Now, both parties wrote this legislation, and year and a half ago, Democrats passed the Dream Act in the House, but Republicans walked away from it. It got 55 votes in the Senate, but Republicans blocked it. The bill hasn’t really changed; the need hasn’t changed. It’s still the right thing to do. The only thing that has changed, apparently, was the politics.
Now, as I said in my speech on the economy yesterday, it makes no sense to expel talented young people who, for all intents and purposes, are Americans. They’ve been raised as Americans, understand themselves to be part of this country. To expel these young people who want to staff our labs or start new businesses or defend our country simply because of the actions of their parents or because of the inactions of politicians — in the absence of any immigration action from Congress to fix our broken immigration system, what we’ve tried to do is focus our immigration enforcement resources in the right places. So we prioritize border security, putting more boots on the southern border than at any time in our history.
Today there are fewer illegal crossings than at any time in the past 40 years. We focus and use discretion about whom to prosecute, focusing on criminals who endanger our communities rather than students who are earning their education. And today deportation of criminals is up 80 percent. We’ve improved on that discretion carefully and thoughtfully.
Well, today we’re improving it again. Effective immediately, the Department of Homeland Security is taking steps to lift the shadow of deportation from these young people. Over the next few months, eligible individuals who do not present a risk to national security or public safety will be able to request temporary relief from deportation proceedings and apply for work authorization.
Now, let’s be clear. This is not amnesty. This is not immunity. This is not a path to citizenship. It’s not a permanent fix. This is a temporary, stopgap measure that lets us focus our resources wisely while giving a degree of relief and hope to talented, driven, patriotic young people. It is the — it is the right thing to do.
PRESIDENT OBAMA: Excuse me, sir. I — the — it’s not time for questions, sir.
PRESIDENT OBAMA: I — not while I’m speaking.
Precisely because this is temporary, Congress needs to act. There’s still time for Congress to pass the DREAM Act this year, because these kids deserve to plan their lives in more than two-year increments. And we still need to pass comprehensive immigration reform that addresses our 21st-century economic and security needs; reform that gives our farmers and ranchers certainty about the workers that they’ll have; reform that gives our science and technology sectors certainty that the young people who come here to earn their Ph.D.s won’t be forced to leave and start new businesses in other countries; reform that continues to improve our border security and lives up to our heritage as a nation of laws and a nation of immigrants.
Just six years ago, the unlikely trio of John McCain, Ted Kennedy and President Bush came together to champion this kind of reform, and I was proud to join 23 Republicans in voting for it.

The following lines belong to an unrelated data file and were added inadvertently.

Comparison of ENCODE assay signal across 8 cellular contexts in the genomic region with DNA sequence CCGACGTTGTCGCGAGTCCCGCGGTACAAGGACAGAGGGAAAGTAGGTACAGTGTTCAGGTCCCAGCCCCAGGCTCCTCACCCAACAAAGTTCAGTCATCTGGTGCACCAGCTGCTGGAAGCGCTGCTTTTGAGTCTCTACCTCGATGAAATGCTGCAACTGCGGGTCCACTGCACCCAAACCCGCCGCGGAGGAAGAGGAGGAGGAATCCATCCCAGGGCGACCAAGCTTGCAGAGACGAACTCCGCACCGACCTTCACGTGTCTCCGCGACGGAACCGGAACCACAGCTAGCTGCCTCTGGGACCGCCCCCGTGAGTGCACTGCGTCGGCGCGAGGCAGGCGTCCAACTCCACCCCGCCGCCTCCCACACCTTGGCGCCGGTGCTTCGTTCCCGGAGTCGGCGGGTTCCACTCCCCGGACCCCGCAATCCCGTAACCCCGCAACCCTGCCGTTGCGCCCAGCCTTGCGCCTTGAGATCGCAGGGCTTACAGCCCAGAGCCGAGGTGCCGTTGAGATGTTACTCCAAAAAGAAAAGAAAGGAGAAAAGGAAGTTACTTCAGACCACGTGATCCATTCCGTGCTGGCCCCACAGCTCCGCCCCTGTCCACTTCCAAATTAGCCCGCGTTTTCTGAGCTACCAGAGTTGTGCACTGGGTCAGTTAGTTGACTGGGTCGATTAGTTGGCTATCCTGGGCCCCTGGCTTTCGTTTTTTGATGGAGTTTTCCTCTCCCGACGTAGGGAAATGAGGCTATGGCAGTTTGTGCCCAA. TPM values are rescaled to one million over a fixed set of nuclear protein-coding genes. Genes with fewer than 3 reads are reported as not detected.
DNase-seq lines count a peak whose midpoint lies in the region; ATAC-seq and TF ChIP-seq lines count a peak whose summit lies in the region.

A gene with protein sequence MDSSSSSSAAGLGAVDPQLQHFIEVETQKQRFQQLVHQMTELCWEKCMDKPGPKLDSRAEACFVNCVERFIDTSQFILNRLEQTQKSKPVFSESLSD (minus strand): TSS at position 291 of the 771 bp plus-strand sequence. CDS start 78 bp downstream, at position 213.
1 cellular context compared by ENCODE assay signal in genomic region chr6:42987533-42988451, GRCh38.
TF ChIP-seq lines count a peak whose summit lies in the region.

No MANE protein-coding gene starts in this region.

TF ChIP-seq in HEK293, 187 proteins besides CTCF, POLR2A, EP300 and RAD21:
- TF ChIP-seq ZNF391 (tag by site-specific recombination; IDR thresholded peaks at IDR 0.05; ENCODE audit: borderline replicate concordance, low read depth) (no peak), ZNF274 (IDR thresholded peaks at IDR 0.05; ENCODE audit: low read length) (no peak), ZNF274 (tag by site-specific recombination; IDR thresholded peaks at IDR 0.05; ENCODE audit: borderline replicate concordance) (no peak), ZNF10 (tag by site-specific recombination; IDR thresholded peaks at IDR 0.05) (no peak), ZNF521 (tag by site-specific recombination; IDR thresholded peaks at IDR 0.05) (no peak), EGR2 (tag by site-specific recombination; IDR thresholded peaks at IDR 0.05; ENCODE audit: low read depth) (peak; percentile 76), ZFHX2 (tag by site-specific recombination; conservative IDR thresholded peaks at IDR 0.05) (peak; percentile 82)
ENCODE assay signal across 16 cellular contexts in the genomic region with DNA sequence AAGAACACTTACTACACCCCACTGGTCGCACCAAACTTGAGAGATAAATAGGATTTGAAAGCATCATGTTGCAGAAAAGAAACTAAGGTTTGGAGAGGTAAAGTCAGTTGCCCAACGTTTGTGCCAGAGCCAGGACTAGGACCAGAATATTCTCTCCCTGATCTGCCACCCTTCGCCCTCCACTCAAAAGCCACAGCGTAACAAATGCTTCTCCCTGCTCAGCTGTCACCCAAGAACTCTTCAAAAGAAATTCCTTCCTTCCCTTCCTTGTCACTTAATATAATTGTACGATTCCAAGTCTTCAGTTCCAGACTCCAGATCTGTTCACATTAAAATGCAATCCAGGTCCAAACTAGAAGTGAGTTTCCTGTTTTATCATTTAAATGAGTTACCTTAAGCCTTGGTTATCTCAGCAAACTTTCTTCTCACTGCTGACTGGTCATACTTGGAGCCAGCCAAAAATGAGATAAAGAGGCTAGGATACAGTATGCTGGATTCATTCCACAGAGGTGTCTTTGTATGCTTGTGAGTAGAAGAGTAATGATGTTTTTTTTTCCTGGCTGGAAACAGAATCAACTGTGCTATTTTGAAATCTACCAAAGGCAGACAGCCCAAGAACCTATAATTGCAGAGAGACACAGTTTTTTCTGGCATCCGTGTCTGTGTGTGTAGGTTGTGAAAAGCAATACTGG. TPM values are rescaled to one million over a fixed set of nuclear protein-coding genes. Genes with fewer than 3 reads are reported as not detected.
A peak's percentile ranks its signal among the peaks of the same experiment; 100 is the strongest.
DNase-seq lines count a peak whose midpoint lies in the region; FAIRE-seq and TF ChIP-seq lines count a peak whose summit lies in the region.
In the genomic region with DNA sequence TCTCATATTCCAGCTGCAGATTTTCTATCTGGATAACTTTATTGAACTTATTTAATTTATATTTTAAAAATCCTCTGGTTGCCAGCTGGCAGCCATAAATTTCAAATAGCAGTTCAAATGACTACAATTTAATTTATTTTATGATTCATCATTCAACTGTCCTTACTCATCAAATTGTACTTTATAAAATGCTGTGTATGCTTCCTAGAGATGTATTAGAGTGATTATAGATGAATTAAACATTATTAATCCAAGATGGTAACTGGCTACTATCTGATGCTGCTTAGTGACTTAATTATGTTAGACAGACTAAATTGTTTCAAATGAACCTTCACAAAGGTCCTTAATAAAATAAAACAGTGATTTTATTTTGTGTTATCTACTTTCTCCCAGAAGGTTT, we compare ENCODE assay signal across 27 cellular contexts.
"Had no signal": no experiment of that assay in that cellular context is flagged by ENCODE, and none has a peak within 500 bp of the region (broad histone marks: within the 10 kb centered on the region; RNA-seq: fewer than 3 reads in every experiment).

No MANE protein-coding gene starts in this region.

So there’s no reason that we can’t come together and get this done. And as long as I’m president, I will not give up on this issue, not only because it’s the right thing to do for our economy — and CEOs agree with me — not just because it’s the right thing to do for our security, but because it’s the right thing to do, period. And I believe that eventually enough Republicans in Congress will come around to that view as well.
And I believe that it’s the right thing to do because I’ve been with groups of young people who work so hard and speak with so much heart about what’s best in America, even though I knew some of them must have lived under the fear of deportation. I know some have come forward at great risks to themselves and their futures in hopes it would spur the rest of us to live up to our own most cherished values. And I’ve seen the stories of Americans in schools and churches and communities across the country who stood up for them and rallied behind them, and pushed us to give them a better path and freedom from fear, because we are a better nation than one that expels innocent young kids.
And the answer to your question, sir — and the next time I prefer you let me finish my statements before you ask that question — is this is the right thing to do for the American people. They — I didn’t — I didn’t ask for an argument, I’m answering your question.
PRESIDENT OBAMA: It is the right thing to do for the American people, and here’s why.
AUDIENCE MEMBER: (Off mic) — high unemployment.
PRESIDENT OBAMA: Here’s the reason — because these young people are going to make extraordinary contributions and are already making contributions to our society. I’ve got a young person who is serving in our military, protecting us and our freedom. The notion that in some ways we would treat them as expendable makes no sense.
If there’s a young person here who has grown up here and wants to contribute to this society, wants to maybe start a business that will create jobs for other folks who are looking for work, that’s the right thing to do. Giving certainty to our farmers and our ranchers, making sure that in addition to border security, we’re creating a comprehensive framework for legal immigration — these are all the right things to do.
We have always drawn strength from being a nation of immigrants, as well as a nation of laws. And that’s going to continue. And my hope is that Congress recognizes that and get behind — gets behind this effort. All right? Thank you very much, everybody.
AUDIENCE MEMBER: (Inaudible) — specifically ruled this our, sir, last year.
AUDIENCE MEMBER: What about American workers who are unemployed while you employ foreigners? END